Green paper theatens to downsize the BBC
New Broadcasting House, London - © NUJ
16 July 2015
The BBC's role is under threat of being downsized and becoming a rump broadcasting service – fulfilling the roles and programming the commercial sector is not interested in.
In her response to the government's green paper and public consultation on the BBC Charter Review, Michelle Stanistreet, NUJ general secretary, said:
"There is no evidence the public wants a smaller BBC which, as the green paper says, may become 'more focused on a narrower, core set of services'. The BBC is a world-respected public service broadcaster, something we should be proud of, and something we need to preserve.
"The BBC is watched and listened to by 96 per cent of the UK population. It is the largest single investor in TV news. Every £1 of licence fee spent by the network generates £2 of economic activity. The licence fee is the single biggest investor in the arts and creative industries and the biggest commissioner of new music in the world.
"Why, if we have something so popular, great value for money and a huge asset to the cultural fabric of the nation, would we want to reduce its scope with a remit to produce programmes the commercial sector is not interested in? It must continue to inform, educate and - importantly - entertain.
"After the shabby, secret deal cooked up between the BBC director general and the Chancellor, for the corporation to pay for the licence fees of over-75s, this consultation must be open and the views of the public and the industry, including the staff of the BBC, must be listened to."
Although John Whittingdale, Culture Secretary, told Parliament it was not the government's job to decide whether the BBC made programmes such as Strictly Come Dancing, he made it clear he intended to reduce the scope and scale of the corporation. He made reference to the Savile scandal, the disastrous £100m Digital Media Initiative project and the excessive payoffs for BBC executives.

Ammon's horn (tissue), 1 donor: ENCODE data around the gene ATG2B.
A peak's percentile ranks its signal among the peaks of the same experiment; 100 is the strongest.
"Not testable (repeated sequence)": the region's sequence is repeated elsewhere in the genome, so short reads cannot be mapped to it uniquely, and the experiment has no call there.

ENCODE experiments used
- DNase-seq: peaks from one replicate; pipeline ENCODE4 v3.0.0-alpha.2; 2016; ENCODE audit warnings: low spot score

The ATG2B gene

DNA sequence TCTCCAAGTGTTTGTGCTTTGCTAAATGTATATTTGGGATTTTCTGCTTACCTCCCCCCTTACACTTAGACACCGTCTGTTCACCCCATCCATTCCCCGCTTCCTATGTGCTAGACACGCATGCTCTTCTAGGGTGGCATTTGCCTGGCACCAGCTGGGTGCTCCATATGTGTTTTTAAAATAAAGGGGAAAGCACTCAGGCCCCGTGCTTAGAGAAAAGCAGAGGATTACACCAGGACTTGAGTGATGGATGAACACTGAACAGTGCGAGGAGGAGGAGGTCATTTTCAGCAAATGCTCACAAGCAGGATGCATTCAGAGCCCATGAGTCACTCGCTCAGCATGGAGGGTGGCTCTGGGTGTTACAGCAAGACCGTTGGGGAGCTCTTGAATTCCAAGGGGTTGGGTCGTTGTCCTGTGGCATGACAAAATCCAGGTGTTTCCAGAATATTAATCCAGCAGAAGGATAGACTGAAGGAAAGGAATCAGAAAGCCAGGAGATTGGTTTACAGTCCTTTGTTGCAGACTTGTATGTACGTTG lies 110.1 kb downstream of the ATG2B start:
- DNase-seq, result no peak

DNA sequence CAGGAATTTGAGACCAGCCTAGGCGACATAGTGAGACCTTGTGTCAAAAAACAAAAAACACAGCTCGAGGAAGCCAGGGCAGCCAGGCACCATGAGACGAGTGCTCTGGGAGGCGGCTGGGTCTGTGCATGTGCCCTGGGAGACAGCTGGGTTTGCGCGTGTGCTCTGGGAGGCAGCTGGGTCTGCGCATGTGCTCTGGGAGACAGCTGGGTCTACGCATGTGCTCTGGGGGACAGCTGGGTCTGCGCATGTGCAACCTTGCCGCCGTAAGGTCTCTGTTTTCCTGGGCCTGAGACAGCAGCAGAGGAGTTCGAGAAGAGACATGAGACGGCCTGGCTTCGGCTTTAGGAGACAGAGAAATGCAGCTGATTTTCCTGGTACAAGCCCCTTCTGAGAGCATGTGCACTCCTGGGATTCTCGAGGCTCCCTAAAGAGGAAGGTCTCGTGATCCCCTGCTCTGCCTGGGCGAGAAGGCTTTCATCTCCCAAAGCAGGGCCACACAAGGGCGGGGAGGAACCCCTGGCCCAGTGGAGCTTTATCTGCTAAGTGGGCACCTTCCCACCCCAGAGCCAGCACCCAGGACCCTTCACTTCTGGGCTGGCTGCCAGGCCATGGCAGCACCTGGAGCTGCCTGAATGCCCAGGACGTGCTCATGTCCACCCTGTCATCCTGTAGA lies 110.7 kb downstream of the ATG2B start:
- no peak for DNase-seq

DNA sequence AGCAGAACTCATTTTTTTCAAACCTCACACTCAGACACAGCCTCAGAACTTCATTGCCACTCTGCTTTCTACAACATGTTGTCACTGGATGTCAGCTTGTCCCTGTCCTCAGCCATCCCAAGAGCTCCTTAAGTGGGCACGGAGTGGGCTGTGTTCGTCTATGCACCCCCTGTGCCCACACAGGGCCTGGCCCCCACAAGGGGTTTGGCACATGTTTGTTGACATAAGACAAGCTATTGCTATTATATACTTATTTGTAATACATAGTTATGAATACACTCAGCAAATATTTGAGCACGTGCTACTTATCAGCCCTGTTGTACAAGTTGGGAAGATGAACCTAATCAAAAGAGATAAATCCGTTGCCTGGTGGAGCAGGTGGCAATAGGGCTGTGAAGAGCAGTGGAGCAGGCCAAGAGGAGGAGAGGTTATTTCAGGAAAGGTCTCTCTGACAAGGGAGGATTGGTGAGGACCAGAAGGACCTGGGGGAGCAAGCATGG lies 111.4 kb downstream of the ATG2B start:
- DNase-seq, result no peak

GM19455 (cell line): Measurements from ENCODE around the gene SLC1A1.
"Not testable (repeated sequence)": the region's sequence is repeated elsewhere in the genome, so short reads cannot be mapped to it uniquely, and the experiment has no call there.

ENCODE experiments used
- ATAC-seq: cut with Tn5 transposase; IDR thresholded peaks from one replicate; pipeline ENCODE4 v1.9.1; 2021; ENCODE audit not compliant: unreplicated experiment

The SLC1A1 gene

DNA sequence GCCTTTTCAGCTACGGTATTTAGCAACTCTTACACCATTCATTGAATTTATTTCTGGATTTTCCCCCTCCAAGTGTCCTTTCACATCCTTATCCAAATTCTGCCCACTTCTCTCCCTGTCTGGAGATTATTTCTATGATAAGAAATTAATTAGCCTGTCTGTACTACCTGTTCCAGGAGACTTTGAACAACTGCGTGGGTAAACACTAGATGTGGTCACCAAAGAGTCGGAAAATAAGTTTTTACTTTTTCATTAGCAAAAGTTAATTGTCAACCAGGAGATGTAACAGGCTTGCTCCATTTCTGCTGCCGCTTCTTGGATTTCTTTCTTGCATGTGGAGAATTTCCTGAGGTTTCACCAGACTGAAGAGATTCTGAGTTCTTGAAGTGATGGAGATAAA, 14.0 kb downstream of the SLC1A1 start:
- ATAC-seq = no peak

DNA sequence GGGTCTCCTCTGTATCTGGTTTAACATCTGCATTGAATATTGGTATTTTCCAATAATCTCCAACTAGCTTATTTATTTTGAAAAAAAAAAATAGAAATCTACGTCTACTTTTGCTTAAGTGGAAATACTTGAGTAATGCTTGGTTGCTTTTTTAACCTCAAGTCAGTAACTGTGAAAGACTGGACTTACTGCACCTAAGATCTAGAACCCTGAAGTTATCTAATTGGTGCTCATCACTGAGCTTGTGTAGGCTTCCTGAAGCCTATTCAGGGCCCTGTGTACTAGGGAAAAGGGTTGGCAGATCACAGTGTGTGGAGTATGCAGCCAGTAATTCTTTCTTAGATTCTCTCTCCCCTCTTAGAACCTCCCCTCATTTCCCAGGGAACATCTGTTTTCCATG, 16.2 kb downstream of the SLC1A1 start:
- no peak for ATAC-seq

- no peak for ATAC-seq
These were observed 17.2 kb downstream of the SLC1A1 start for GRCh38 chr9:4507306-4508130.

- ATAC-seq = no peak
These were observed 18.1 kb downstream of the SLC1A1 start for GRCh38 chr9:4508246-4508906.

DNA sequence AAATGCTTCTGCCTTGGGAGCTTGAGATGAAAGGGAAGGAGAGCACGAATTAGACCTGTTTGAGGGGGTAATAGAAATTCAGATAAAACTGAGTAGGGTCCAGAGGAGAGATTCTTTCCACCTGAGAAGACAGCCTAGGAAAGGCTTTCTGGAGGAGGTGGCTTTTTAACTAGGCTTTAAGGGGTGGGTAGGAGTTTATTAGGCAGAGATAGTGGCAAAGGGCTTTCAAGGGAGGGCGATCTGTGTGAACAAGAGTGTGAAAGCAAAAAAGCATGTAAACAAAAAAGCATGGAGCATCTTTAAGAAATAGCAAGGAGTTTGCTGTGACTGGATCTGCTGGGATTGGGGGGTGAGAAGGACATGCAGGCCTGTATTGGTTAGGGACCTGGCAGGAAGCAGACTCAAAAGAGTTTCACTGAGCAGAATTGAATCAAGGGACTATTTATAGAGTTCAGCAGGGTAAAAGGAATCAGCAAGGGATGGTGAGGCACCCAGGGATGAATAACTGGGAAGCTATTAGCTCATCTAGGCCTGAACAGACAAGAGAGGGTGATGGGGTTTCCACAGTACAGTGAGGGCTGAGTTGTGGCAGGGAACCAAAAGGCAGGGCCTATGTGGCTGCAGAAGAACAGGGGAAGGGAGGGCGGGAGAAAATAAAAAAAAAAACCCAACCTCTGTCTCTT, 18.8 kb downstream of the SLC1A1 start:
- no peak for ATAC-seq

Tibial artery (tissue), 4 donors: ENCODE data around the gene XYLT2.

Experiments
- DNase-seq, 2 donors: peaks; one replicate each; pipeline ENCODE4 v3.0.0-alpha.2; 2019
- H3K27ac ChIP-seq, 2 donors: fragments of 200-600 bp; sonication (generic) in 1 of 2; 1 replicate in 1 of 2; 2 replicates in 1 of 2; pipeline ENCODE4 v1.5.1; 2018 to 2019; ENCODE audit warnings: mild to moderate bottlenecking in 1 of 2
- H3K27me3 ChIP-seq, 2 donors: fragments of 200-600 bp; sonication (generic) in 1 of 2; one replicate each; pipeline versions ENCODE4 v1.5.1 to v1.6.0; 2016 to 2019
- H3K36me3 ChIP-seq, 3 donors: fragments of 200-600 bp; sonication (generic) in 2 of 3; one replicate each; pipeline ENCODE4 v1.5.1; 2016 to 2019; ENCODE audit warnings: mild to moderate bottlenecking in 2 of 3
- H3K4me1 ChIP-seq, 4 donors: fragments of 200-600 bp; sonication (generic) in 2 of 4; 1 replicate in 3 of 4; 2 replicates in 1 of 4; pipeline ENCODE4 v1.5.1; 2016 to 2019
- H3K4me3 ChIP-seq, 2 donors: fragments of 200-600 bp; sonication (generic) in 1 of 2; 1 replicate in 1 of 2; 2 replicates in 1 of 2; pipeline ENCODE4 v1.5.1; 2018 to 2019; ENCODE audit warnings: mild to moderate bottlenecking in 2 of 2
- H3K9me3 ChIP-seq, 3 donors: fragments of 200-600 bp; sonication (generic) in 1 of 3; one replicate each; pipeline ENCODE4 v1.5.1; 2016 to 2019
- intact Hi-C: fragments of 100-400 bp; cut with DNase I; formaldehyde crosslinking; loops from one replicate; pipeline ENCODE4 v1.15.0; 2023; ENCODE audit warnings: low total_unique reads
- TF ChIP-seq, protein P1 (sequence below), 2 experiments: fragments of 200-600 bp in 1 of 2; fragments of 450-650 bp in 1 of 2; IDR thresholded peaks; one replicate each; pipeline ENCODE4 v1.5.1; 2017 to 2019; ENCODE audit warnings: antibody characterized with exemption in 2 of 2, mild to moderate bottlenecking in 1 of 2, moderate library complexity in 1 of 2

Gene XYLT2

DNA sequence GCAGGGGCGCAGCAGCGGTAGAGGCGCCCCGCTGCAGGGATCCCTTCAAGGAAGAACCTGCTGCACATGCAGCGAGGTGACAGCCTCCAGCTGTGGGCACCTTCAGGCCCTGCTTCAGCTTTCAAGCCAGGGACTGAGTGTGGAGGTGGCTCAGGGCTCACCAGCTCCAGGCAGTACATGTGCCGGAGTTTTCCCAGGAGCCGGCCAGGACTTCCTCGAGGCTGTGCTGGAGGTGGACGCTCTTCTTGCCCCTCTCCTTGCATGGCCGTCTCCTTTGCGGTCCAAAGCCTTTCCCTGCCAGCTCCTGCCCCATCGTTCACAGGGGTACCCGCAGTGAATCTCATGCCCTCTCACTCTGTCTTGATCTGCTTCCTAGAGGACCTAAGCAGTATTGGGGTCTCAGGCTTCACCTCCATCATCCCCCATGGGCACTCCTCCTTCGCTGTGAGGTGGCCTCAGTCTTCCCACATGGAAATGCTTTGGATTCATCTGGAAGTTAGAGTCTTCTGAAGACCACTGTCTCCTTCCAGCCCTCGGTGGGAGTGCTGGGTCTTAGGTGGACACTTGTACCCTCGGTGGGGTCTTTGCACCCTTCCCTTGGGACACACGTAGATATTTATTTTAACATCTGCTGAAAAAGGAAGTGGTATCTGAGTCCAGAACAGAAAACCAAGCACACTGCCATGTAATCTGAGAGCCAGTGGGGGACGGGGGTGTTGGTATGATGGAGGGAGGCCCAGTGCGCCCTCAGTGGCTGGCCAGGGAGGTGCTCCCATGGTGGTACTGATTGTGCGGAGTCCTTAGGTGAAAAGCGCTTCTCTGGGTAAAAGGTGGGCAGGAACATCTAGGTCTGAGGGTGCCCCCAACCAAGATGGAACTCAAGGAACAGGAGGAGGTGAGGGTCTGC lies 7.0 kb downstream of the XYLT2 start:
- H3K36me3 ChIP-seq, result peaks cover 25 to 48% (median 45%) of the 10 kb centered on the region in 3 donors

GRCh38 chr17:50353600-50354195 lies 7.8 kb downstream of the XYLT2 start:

He added the licence fee was likely to survive the next charter period, starting in 2017, because the technology to introduce a subscription service was not available. His options were a reformed licence fee, a household levy or a hybrid model,but he indicated a shift to subscription would be investigated for the future.
He said the loophole which allowed people to watch up catch-up TV without a licence would be closed within the year. He also published David Perry QC's report, the TV Licence Enforcement Review, which concluded that decriminalisation of licence fee evasion would not be appropriate under the current funding model. But, he said, it would be considered as part of the review of the BBC’s charter.
It is clear that the BBC Trust's days are numbered. Chris Bryant, shadow culture secretary, said it was bust. The options cited were to create a stand-alone oversight body, or use a third-party regulatory body such as Ofcom.
The consultation paper said it would "consider the full range of options for reforming the BBC’s commercial operations, including full or part privatisation of Worldwide".
The BBC Charter Review public consultation sets out four broad issues for discussion:
- What is the overall purpose of the BBC?
- What services and content should it provide?
- How should the BBC be funded?
- How should the BBC be governed and regulated?
The BBC's director general had already made a much-criticised, secret deal with the Chancellor in which he agreed to cover the cost of providing free television licences for over-75s. In return, the licence fee, he said he was told, would rise in line with consumer price index (CPI) inflation over the next charter period.
However, the Culture Secretary's statement appeared to undermine the deal because he said the decision on funding would depend on the outcome of the consultation and the BBC's ability to make efficiency savings.
The NUJ's Love it or Lose it campaign will be fighting to defend the BBC, quality journalism and programming.